With property values up and just over a week remaining for most homeowners to file their protests over their properties’ assessed values, the Denton Central Appraisal District is projecting an increase in this year’s protest total.
Denton CAD Chief Appraiser Hope McClure said in an email that the district is estimating 110,000 protests will be filed by June 14, the deadline for county residents whose notices were dated May 14. The majority of county homeowners fall under that deadline, although any appraisal notices mailed past that date carry a protest deadline of 30 days.
This year’s projection is slightly higher than last year’s total number of protests, which came in at about 103,000, according to McClure. She attributed that to an increase in the number of properties, although property values themselves are also up across the county.
According to the most recent quarterly economic report from North Texas Real Estate Information Services, the median sale price for homes sold in Denton County has increased 11% from the previous year. In some Denton County ZIP codes, that median sale price is up over 20% in areas with particularly high demand for housing and less supply. The NTREIS report compares properties sold in 2021’s first quarter to 2020’s.
“In the last year, the market for residential real estate has seen a significant increase in median sales price at the regional and local levels,” McClure wrote in her email. “This is largely driven by the significant increase in buyer demand for housing, and the limited supply of homes available for sale in the DFW Metroplex.”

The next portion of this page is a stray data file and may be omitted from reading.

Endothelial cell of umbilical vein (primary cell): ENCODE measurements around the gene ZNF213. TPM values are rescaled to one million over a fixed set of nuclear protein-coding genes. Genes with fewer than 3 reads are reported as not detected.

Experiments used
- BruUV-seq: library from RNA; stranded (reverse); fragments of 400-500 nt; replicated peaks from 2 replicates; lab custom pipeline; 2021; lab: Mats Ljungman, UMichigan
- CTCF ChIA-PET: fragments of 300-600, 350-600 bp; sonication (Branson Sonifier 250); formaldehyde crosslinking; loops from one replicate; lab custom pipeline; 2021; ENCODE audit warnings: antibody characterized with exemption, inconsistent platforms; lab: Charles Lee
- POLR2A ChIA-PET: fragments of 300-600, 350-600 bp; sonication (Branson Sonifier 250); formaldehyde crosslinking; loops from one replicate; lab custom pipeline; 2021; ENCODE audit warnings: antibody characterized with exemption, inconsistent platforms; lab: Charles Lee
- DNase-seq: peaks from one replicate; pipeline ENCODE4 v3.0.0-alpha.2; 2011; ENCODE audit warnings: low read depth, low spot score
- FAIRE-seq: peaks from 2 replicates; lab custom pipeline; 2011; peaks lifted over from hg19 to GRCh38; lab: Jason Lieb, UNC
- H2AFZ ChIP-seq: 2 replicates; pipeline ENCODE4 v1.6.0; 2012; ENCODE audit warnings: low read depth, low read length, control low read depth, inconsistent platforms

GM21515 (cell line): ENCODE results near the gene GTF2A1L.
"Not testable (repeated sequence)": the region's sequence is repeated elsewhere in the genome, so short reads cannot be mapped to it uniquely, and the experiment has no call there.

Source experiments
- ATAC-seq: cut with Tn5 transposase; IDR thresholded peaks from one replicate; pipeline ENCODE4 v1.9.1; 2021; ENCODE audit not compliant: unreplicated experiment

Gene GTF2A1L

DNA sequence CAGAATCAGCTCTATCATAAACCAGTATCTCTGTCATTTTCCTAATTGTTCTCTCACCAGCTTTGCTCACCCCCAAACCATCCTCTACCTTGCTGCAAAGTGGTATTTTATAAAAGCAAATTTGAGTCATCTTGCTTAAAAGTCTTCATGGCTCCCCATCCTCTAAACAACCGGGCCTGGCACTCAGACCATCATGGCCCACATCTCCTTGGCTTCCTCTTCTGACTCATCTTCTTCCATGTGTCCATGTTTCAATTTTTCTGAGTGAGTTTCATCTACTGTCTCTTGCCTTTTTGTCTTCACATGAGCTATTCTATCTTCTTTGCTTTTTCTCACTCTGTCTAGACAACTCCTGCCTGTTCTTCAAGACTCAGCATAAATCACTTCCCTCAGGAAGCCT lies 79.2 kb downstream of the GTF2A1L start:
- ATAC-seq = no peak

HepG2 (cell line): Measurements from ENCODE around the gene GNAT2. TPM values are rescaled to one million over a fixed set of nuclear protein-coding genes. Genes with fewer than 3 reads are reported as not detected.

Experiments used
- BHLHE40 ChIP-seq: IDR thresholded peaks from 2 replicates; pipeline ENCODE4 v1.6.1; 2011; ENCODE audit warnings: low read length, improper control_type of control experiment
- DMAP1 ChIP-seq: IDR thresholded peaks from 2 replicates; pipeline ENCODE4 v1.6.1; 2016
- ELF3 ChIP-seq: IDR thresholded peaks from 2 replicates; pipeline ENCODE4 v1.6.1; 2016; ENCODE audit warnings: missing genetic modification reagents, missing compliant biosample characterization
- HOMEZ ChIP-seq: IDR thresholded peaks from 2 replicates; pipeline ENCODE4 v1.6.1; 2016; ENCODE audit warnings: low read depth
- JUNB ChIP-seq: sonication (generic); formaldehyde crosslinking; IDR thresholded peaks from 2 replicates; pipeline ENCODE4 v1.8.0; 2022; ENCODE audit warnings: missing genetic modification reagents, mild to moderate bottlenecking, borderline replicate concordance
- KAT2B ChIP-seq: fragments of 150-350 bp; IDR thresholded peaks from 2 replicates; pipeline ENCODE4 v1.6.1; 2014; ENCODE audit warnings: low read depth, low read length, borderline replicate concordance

The appraisal district assesses properties at their market value as of Jan. 1 each year, a process that includes analyzing the prices of those that have been sold. The most recent NTREIS report, which was released in April for the first quarter of 2021, finds that in Denton County, compared to the past year, the median home sale price ($350,100) was up 11.7%. The average sale price ($423,258) was up 18.2% from the first quarter of 2020.
Last year’s protest process was hindered significantly by the COVID-19 pandemic, leading to the appraisal district taking months longer than in a typical year to work through the protests. At an August Denton County Commissioners Court meeting, county Tax Assessor Michelle French revealed estimates were being used for the county’s appraisal roll due to the number of outstanding protests remaining.
The delay was an added complication to the county’s budgeting process, specifically for calculating the tax rate. For this year, French said she has no foresight on the protest situation.
McClure was asked directly if she expects this year’s protests to be worked through faster.
“We have a very strong and committed team of professionals here at DCAD that are focused on resolving protests as quickly as possible,” McClure stated.